“The culture is at the heart of our community,” says Nsé Ufot, CEO of the New Georgia Project and its affiliate, New Georgia Project Action Fund. “We leaned into the heart of our community to empower musicians to engage young people in the election. Young voters are too often left out of the conversation and outreach efforts and we need to change that in Georgia and across the country. Young voters are the future, and it is best to engage them early — that’s what we are doing at NGP.”

Youth voter turnout in Georgia was among the highest in the nation — at 51% according to data provided by Tufts Center for Information and Research on Civic Learning and Engagement. That number marks a striking 14-point increase from the 2016 election.

The marked increase isn’t by happenstance. One of Ufot’s mantras is “Culture eats strategy for lunch,” and organizations including NGP leaned on cultural workers — including many musicians — to popularize participation in elections by crafting better stories about the power of the vote and the rise of the “New South.”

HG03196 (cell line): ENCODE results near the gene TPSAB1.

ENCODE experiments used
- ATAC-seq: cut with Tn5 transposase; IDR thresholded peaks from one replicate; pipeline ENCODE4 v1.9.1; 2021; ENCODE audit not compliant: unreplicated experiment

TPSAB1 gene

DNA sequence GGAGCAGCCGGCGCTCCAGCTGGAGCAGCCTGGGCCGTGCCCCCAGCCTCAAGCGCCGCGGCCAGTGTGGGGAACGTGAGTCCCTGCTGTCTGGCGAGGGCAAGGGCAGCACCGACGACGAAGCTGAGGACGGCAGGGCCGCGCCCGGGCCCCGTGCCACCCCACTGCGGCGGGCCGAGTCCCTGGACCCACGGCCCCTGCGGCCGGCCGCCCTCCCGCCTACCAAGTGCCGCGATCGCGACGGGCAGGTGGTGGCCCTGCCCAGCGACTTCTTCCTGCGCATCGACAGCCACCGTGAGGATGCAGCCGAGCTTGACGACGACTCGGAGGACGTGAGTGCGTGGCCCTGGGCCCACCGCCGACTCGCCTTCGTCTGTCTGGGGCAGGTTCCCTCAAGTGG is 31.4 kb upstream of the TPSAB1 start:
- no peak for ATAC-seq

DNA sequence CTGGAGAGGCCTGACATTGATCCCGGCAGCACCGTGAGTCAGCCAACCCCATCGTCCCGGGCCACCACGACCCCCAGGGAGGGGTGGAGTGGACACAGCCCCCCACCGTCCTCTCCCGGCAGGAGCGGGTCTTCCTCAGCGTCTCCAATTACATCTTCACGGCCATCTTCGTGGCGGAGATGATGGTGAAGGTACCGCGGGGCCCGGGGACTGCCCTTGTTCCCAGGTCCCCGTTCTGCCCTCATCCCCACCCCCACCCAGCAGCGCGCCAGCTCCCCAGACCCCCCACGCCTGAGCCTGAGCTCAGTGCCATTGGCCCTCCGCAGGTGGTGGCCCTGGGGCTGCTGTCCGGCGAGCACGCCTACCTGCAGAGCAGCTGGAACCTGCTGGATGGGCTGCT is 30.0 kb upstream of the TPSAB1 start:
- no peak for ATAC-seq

“Rock the Runoff” was just one of the many events produced ahead of Election Day. When We All Vote was a major sponsor for the 2020 Roots Picnic, and One MusicFest hosted a “Pre-Party to the Polls” in November that included performances from T.I., Ari Lennox and Rick Ross.

Also, Ufot adds, “In November, we hosted ‘Twitch the Vote’ in partnership with All Voting Is Local to amplify the importance of voting for young people. We had musical guests like Curren$y, Dave East and DJ Mannie Fresh. Ahead of the Senate run-off, we created Celebrate Georgia!, a drive-in concert experience with Monica, Rick Ross, DJ Drama and more.